These food scares have undermined consumer confidence about the European food supply, and citizens are disinclined to trust government information about GM foods. In response to the public outcry, Europe now requires mandatory food labeling of GM foods in stores, and the European Commission (EC) has established a 1% threshold for contamination of unmodified foods with GM food products.
Infect, there are many questions that must be answered if labeling of GM foods becomes mandatory. First, are consumers willing to absorb the cost of such an initiative? If the food production industry is required to label GM foods, factories will need to construct two separate processing streams and monitor the production lines accordingly.
Farmers must be able to keep GM crops and non-GM crops from mixing during planting, harvesting and shipping. It is almost assured that industry will pass along these additional costs to consumers in the form of higher prices.
Secondly, what are the acceptable limits of GM contamination in non-GM products? The EC has determined that 1% is an acceptable limit of cross- contamination, yet many consumer interest groups argue that only 0% is acceptable. Some companies such as Gerber baby foods and Frito-Lay have pledged to avoid use of GM foods in any of their products. But who is going to monitor these companies for compliance and what is the penalty if they fail? Once again, the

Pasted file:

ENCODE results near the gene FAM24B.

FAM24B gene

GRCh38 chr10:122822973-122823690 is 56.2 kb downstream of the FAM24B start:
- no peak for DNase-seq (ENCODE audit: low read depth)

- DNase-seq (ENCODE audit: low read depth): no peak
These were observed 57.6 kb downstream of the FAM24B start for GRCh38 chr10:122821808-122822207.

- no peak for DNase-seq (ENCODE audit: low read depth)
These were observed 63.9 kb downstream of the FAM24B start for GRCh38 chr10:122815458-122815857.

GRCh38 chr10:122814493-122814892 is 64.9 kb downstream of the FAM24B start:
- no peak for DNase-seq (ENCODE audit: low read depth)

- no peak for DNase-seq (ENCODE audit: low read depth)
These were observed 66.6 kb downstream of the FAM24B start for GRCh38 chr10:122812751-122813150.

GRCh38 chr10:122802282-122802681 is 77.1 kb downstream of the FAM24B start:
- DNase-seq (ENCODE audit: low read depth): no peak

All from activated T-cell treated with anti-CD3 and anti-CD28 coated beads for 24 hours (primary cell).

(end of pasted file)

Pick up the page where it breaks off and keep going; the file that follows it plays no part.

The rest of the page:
FDA does not have the resources to carry out testing to ensure compliance.
What is the level of detestability of GM food cross- contamination? Scientists agree that current technology is unable to detect minute quantities of contamination, so ensuring 0% contamination using existing methodologies is not guaranteed.
Yet researchers disagree on what level of contamination really is detectable, especially in highly processed food products such as vegetable oils or breakfast cereals where the vegetables used to make these products have been pooled from many different sources. A 1% threshold may already be below current levels of detestability.
Finally, who is to be responsible for educating the public about GM food labels and how costly will that education be? Food labels must be designed to clearly convey accurate information about the product in simple language that everyone can understand.
This may be the greatest challenge faced be a new food labeling policy: how to educate and inform the public without damaging the public trust and causing alarm or fear of GM food products.